Carolina designer offers international sophisticationCertainly, New York, Paris and Milan remain the undisputed centers of high fashion. But in recent years, the Carolinas have seen an influx of designers with international backgrounds showing elegant, sophisticated lines that prove haute couture has a home below the Mason-Dixon.
Peruvian native Luis Machicao came to Charlotte, N.C., nine years ago, drawn by the weather from his initial U.S. base in Houston. He had designed for theater and opera, and even clothed the presidential family in his home country, but couture was his first love. Since he's arrived in North Carolina, he's worked to build a home for haute couture - and seen solid growth in the fashion community since his arrival. "There's still a lot to do, but we're making progress," he says of Carolina fashion. One sign of that progress is Charlotte's NC Fashion Week, which Machicao has been involved with since its inception in 2007. Last year, Machicao's show was the grand finale; this year, he opened the gala week of fashion shows and events.
Machicao's Fall/Winter 2009 collection, shown in the grand finale at this year's NC Fashion Week, showcases the elegant sophistication that has become his hallmark. Dramatic evening gowns are characterized by simple, almost severe silhouettes relieved by unexpected touches of softness, such as the fake-fur collar and cuffs on an otherwise plain long-sleeved gray gown, or vivid color, most notably fuschia and, in his 2010 collection, red. Men's suits, with their narrow cut and exquisite tailoring, recall the best of Armani, whom Machicao acknowledges as his biggest influence.
Machicao's work reflects his commitment to the fit and construction of a garment. He sells his work only by custom order, creating a one-of-a-kind piece for each customer. "People approach me because they like well-cut outfits," he says. "The jacket must be perfectly cut or it won't look good no matter how beautiful the body is."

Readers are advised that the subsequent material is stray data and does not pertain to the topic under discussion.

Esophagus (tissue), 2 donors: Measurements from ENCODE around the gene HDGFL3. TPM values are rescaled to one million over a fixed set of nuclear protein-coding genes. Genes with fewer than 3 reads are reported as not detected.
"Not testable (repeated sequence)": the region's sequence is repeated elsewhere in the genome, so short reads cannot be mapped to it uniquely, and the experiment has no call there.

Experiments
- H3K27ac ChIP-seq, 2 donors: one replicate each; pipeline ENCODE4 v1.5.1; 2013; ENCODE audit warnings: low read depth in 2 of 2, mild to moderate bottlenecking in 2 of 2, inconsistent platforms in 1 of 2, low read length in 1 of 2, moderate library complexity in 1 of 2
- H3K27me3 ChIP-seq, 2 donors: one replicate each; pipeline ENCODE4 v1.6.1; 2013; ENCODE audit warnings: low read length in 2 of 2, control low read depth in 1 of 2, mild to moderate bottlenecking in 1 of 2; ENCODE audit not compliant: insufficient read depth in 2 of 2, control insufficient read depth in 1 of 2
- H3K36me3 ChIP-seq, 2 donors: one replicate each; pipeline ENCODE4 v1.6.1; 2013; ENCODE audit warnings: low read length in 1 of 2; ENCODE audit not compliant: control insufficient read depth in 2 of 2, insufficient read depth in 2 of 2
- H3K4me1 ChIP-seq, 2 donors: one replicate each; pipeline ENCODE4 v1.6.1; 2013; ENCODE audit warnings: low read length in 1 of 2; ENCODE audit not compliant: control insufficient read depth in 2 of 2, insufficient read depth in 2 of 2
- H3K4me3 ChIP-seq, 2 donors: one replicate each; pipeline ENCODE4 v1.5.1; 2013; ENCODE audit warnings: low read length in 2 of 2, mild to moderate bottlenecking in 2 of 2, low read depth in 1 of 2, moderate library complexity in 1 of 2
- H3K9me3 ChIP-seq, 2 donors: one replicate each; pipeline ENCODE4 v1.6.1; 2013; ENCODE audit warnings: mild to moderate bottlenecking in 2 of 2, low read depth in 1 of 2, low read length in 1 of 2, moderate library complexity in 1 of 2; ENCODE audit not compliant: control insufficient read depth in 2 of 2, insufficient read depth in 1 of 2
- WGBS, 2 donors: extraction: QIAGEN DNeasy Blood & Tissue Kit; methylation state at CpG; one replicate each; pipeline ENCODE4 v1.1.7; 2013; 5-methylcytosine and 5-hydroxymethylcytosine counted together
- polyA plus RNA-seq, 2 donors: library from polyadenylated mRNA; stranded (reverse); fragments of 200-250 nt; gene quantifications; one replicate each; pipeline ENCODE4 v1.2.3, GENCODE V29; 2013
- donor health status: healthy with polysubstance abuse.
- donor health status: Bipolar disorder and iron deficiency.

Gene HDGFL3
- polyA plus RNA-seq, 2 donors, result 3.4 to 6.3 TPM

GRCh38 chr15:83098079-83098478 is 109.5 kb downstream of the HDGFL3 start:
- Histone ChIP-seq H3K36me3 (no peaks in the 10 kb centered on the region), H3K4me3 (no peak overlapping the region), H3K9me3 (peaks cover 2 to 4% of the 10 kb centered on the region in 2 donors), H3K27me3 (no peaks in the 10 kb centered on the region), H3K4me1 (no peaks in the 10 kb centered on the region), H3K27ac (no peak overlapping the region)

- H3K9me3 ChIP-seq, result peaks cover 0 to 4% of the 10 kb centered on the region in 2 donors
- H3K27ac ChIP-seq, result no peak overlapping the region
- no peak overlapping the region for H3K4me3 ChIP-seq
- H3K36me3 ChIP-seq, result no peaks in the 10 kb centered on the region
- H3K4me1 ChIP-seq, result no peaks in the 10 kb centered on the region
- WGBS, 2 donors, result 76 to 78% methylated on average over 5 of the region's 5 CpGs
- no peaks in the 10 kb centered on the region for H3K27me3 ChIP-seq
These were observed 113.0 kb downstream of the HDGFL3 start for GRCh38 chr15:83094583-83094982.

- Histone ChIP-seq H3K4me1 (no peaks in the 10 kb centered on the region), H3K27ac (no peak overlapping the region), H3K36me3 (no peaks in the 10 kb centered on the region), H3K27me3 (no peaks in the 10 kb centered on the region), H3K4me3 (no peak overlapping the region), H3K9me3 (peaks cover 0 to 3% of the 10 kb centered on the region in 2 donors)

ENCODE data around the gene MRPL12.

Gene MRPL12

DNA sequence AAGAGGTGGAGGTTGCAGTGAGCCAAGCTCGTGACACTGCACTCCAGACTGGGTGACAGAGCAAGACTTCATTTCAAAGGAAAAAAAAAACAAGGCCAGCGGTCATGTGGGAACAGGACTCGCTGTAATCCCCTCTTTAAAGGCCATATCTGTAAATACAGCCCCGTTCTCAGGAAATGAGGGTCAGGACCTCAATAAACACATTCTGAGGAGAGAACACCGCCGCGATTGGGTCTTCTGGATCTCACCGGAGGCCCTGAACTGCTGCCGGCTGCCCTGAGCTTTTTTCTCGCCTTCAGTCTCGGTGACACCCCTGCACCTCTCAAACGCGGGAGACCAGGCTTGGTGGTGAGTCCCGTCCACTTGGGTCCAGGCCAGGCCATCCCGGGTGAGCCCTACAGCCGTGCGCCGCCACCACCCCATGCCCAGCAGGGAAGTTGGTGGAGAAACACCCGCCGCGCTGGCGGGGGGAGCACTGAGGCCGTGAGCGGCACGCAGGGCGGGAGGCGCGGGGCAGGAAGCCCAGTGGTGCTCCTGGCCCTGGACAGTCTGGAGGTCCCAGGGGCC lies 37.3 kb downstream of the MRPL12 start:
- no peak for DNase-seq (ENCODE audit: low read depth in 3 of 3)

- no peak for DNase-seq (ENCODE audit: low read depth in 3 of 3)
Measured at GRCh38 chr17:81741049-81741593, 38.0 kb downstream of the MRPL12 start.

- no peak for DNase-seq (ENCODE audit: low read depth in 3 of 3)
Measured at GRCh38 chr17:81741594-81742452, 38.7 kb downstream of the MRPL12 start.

At the same time, fashion, for Machicao, isn't about money; it's about taste. "You can dress well out of a thrift shop," he says. The idea is to cultivate a classic, elegant style embellished with what Machicao calls "a touch of avant garde. But just a touch."
That touch of avant garde can take any number of forms, from unexpected color to surprising accessories. The most exciting trend now, for Machicao, is the eclecticism of current fashion, the way in which designers are combining apparently discordant fashions. "You can combine a super-modern skirt with a jacket influenced by the 18th century, by Marie Antoinette. You can use everything now. It's exciting," he says.
WHERE TO BUY: Luis Machicao - Couture is available by custom order only. He also offers wardrobe consultation services for both men and women. Contact him directly for an appointment.
Details: http://www.luismachicao.com/ or email@example.com